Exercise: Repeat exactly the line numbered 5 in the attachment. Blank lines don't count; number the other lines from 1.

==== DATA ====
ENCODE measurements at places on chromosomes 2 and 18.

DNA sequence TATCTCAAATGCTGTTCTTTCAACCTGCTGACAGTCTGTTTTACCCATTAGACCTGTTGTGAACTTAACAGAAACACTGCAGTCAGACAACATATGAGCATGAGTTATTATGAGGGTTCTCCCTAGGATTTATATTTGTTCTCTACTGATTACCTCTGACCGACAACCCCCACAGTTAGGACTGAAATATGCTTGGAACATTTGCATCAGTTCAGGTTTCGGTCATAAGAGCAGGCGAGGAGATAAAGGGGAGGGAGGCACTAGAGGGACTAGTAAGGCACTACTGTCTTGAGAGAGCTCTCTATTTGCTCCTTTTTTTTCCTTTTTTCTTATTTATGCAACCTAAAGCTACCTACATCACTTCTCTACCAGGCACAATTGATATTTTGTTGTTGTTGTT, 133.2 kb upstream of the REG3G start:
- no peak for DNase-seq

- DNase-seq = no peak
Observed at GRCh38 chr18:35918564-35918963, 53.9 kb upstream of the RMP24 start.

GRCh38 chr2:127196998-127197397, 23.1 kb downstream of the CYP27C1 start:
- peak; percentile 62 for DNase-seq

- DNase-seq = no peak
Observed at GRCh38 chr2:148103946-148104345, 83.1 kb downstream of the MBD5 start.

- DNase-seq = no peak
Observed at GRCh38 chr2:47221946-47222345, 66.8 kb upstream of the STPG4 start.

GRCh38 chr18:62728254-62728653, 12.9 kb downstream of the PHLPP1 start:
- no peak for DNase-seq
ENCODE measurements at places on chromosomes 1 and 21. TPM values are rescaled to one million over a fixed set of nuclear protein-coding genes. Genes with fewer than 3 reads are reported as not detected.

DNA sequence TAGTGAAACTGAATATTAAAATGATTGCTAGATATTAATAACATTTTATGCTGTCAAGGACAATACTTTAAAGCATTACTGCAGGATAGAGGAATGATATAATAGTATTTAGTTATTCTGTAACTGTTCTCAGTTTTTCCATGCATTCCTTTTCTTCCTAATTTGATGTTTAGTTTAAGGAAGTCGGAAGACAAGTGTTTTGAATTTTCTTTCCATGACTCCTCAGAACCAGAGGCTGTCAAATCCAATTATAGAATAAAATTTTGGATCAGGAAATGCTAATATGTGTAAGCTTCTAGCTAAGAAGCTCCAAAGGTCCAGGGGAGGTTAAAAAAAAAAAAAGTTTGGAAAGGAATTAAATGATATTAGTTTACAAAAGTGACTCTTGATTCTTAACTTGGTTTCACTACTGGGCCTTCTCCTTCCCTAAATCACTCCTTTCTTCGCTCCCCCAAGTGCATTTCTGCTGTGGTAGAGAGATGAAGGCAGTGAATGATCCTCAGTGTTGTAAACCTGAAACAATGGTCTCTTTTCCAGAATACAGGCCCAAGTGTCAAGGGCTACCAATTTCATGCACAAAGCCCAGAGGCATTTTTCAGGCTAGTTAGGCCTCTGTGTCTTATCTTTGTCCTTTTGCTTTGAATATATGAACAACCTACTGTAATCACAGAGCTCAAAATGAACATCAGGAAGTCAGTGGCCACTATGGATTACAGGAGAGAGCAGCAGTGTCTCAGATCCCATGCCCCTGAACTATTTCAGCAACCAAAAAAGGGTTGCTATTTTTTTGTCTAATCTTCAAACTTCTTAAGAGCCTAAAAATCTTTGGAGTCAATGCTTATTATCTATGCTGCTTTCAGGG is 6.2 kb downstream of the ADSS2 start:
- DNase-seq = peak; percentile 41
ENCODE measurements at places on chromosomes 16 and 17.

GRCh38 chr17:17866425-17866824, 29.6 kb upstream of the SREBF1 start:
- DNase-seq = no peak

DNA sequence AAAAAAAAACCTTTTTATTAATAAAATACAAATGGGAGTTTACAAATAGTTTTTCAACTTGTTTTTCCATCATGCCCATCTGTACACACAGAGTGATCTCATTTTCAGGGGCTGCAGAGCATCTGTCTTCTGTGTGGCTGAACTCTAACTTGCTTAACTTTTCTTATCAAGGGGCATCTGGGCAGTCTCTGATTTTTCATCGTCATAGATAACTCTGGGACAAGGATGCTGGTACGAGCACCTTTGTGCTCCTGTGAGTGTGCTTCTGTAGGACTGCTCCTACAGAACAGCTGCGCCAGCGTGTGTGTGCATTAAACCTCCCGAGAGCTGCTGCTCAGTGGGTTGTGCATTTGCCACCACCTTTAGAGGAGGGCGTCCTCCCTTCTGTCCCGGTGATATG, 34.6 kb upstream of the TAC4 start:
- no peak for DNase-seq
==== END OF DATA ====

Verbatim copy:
Observed at GRCh38 chr18:35918564-35918963, 53.9 kb upstream of the RMP24 start.